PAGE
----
Friday, March 27, 2009

Acid Test - Part 3 (!)

I've been getting some mixed results with the acid etching on aluminum. After experimenting for a while, I think I've got a system down. I had photoshop open and I was trying to think of a new design for another enclosure. I was going through some pictures on my hard drive and ended up stylizing a picture of Riki-Oh. For this (and any two tone stuff) I tend to go grayscale, adjust brightness/contrast, use the stamp filter, then do a manual cleanup of any stuff that looks out of place.

I'll try my best to outline the process:

After printing the mirrored image onto a section of PnP blue, I ironed it on. Highest heat, no steam. Strangely enough, when I try ironing on the aluminum, if I don't apply firm pressure right away the PnP "crinkles". I don't know if it's how the aluminum handles heat or what. It actually didn't transfer all that well, but it was nothing a sharpie couldn't fix.

As you can see, you don't really want to use that much of the etchant, just enough to cover the surface. There is no good reason to etch the back and you want to be able to control the process (it IS a chemical reaction).

When the plate is dropped in, the solution should begin to bubble. It reacts a lot different than a copper board. You need to keep a close watch on it since it is an exothermic reaction. Last time I did this (scrambler), I used a diluted solution and didn't keep it in there very long. This time I let it sit for a while with the solution straight from the bottle to try to get a deeper etch. If you leave it alone too long, it will become hot enough to produce vapors, mine did. When I saw it I grabbed it and ran it under cold water to stop the acid. After I rinsed it I dropped it in again and repeated the process about 5 times. I think it became hot enough to remove some of the marker, which is a bummer, but now I know.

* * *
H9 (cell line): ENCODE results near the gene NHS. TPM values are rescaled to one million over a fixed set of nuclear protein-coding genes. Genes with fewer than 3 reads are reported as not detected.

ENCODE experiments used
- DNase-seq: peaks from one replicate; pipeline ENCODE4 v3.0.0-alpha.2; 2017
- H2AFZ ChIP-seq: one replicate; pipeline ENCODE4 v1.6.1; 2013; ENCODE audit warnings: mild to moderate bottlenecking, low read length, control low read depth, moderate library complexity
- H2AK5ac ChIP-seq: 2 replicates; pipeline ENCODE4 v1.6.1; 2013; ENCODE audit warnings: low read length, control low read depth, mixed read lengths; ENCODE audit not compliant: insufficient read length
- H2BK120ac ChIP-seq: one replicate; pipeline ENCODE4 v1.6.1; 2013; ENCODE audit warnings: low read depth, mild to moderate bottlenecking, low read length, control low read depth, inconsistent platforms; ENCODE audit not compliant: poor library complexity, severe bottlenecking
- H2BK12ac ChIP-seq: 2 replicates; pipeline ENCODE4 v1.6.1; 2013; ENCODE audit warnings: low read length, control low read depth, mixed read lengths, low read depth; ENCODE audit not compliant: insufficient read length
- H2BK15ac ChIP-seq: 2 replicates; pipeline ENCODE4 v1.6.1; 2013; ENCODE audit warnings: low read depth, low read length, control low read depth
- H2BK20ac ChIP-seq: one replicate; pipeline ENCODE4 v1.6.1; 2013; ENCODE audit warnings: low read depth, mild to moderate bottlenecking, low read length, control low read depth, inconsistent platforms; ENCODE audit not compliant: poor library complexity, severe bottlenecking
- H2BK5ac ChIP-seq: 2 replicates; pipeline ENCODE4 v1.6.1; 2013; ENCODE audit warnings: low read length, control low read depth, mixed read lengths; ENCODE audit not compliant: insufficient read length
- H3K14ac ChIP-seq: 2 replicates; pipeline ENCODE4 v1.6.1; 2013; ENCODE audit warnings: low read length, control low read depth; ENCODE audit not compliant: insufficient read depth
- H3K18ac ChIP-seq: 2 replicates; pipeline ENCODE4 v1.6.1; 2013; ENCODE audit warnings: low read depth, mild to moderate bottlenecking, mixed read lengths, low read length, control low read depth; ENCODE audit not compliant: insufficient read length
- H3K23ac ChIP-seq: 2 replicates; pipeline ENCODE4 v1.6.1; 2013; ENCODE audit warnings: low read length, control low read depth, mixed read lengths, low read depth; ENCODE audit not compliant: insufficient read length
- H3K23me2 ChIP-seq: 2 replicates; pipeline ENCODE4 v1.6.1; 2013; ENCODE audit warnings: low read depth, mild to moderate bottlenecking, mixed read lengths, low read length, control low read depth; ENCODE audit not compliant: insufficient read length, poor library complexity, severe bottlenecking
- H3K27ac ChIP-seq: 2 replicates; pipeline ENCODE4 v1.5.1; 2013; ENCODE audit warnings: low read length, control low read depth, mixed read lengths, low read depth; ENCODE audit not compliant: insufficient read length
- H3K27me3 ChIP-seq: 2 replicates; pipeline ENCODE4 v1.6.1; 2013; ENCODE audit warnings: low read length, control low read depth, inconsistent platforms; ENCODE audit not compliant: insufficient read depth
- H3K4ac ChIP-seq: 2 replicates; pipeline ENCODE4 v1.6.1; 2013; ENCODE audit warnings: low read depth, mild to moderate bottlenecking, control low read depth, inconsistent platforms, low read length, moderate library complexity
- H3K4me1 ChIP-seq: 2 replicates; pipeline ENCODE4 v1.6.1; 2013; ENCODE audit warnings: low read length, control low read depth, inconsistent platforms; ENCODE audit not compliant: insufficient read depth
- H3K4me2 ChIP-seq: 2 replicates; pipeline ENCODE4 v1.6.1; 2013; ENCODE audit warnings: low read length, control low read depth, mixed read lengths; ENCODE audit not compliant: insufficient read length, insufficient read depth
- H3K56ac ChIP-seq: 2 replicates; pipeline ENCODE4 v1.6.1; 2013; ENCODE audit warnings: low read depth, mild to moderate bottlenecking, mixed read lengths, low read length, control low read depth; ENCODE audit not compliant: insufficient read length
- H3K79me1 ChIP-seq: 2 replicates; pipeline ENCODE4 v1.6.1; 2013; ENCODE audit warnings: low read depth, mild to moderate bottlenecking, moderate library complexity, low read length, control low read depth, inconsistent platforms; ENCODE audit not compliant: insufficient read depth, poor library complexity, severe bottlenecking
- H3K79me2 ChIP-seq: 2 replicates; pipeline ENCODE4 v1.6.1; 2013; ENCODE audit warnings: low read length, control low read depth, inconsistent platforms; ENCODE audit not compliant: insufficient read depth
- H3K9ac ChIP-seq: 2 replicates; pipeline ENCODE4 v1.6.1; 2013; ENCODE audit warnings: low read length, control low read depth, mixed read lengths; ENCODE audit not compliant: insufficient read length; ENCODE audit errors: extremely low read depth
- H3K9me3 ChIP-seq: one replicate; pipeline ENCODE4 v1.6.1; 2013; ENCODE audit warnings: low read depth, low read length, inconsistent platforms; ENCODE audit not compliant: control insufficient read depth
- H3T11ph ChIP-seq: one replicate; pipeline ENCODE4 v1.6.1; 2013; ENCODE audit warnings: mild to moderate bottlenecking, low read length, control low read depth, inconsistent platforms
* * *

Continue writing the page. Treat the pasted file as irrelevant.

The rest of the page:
Here is the pedal after removing most of the ink resist with some steel wool. Now this is where I left off last time, I liked the look, but I wanted a better contrast on the design. Once it's cleaned up, the design only really shows in the right lighting.

I just took some black acrylic paint that had been sitting in our living room for a while. It seemed to be too thick so I thinned it a bit with some water. I just hit the front with a light coat of the paint in hopes that the resist parts are raised enough that I could remove it without affecting the etched portion. I think a few coats of spraypaint would work well here.

I couldn't find the bit of sandpaper that was floating around my desk so I just used a rough piece of scrap wood to sand the top. I was surprised at how well the etched parts held up, I tried scratching them with my fingernail and it was fine.

I liked the matte finish but I thought it could use a couple of layers of clear coat to protect it. It seemed to really bring out the image, and looks a lot better in person.
I think that if I'm patient enough to get the transfer done well, then touch it up with a few layers of marker, I can make a really sharp looking pedal.

Now that I have a system, I'm looking forward to the next one!


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